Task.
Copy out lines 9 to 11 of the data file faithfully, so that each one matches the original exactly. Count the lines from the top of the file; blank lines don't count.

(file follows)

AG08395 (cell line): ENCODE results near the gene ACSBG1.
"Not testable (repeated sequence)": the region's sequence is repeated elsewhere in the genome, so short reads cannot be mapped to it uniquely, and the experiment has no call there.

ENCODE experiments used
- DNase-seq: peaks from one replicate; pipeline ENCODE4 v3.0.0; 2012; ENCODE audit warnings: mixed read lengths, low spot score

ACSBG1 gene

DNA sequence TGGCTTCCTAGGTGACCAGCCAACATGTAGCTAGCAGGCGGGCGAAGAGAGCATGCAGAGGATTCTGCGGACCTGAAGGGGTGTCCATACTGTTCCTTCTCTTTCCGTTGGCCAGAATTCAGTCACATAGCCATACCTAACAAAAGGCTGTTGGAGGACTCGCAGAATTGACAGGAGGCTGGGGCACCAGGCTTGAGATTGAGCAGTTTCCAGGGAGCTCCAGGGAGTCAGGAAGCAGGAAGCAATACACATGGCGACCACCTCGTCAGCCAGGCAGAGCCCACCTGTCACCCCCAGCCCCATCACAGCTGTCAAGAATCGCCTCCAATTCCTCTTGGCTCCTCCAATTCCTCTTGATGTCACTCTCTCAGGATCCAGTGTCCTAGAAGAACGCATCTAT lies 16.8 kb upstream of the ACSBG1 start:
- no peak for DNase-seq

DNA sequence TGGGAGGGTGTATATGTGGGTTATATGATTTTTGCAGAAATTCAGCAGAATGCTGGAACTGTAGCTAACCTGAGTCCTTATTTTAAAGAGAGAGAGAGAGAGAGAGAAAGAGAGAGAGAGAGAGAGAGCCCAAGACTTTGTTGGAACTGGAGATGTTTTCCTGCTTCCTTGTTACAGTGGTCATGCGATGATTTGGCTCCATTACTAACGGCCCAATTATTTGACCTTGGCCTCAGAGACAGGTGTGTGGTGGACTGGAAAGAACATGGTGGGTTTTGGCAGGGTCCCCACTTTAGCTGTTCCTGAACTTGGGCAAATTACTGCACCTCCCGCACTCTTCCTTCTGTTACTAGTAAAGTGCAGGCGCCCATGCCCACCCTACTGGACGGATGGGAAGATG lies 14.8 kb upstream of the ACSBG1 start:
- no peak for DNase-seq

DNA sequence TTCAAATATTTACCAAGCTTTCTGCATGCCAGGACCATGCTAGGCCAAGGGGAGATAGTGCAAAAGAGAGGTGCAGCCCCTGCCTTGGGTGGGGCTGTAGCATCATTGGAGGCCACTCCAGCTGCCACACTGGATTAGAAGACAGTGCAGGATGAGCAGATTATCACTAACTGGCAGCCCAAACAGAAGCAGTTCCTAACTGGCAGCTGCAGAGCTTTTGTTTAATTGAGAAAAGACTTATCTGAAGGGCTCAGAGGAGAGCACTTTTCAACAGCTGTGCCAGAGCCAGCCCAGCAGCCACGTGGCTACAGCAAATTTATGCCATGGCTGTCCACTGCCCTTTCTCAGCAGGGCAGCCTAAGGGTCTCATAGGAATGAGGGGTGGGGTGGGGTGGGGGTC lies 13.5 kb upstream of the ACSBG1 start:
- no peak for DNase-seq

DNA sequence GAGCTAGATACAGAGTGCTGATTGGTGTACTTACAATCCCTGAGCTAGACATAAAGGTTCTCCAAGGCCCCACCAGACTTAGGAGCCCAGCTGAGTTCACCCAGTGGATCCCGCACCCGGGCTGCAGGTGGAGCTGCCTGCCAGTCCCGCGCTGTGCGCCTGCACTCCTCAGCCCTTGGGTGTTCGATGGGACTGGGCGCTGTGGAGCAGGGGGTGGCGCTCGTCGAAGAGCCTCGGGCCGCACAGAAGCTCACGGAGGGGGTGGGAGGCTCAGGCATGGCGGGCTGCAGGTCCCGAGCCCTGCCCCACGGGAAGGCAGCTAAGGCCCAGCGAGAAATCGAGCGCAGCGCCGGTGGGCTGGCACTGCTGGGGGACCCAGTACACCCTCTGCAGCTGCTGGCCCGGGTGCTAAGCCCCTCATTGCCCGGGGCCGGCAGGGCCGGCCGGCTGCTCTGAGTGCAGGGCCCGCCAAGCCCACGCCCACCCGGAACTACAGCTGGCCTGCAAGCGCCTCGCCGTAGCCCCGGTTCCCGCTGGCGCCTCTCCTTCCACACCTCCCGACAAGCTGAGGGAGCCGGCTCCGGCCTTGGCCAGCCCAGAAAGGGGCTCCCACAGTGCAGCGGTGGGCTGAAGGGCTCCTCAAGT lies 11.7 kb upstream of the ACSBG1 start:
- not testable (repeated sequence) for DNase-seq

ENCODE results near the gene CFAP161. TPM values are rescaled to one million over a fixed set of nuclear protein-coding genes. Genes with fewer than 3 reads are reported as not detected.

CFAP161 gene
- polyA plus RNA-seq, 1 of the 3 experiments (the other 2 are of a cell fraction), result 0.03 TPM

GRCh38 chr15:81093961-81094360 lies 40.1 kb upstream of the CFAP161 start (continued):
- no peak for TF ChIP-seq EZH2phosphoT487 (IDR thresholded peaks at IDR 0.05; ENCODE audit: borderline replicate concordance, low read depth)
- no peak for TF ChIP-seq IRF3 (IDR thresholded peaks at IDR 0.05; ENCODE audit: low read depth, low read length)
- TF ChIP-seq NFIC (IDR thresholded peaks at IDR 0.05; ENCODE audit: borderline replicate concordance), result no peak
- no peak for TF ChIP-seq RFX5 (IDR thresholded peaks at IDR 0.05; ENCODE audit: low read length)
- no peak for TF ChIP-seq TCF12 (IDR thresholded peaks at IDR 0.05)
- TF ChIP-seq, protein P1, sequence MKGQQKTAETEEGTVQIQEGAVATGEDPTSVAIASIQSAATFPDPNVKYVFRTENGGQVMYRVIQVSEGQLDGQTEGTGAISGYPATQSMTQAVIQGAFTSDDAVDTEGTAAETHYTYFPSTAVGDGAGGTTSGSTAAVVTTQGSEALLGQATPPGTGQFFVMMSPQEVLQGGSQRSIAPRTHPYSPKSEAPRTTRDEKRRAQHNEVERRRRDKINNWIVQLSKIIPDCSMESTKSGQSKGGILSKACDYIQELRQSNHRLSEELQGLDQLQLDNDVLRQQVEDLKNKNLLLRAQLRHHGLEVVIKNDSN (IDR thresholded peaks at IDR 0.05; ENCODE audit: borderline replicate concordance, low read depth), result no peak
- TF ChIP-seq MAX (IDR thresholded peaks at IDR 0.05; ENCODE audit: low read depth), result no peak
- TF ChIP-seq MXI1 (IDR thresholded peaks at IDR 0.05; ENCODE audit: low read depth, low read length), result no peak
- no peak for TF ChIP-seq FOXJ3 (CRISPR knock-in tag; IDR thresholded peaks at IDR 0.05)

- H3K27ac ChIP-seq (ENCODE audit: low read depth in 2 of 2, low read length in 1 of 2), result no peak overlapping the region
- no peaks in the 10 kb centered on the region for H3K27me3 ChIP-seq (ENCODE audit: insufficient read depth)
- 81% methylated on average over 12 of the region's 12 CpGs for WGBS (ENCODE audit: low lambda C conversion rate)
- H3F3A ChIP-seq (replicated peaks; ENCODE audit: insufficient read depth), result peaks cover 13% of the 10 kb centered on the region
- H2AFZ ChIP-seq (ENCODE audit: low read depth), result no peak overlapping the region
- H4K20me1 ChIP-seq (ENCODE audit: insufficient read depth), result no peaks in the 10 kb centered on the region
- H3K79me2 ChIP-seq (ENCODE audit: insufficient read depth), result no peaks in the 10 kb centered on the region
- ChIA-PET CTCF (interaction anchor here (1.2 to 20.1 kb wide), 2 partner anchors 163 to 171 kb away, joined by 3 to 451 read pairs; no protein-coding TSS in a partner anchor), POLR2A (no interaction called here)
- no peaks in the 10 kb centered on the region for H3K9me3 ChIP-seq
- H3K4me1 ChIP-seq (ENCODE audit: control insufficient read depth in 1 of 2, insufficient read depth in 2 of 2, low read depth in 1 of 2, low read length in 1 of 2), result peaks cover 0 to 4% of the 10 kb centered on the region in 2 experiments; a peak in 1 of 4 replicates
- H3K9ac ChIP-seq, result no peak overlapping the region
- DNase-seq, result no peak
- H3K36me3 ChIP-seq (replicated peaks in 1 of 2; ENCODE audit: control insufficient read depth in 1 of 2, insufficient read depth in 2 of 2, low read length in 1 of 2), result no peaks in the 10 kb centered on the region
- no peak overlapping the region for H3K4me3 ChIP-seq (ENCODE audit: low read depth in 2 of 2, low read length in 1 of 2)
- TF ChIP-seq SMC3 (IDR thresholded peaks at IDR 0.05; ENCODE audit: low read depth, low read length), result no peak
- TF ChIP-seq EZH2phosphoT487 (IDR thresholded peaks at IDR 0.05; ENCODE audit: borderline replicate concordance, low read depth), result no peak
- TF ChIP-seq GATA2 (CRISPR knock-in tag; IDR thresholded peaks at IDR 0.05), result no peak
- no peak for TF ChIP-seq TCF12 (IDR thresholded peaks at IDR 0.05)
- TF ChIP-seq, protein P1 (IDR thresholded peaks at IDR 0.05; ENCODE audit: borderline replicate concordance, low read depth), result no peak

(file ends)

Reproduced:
- no peak for DNase-seq

DNA sequence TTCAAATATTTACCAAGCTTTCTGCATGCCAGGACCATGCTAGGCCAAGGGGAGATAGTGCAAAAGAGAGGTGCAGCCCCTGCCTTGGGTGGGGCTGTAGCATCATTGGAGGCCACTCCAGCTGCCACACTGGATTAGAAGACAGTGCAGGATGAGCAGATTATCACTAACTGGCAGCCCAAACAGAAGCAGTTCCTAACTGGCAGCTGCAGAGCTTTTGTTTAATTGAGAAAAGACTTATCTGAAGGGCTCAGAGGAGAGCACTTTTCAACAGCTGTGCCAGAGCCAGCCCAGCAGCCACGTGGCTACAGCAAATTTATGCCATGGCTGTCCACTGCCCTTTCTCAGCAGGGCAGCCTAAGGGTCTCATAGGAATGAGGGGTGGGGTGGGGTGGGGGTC lies 13.5 kb upstream of the ACSBG1 start:
- no peak for DNase-seq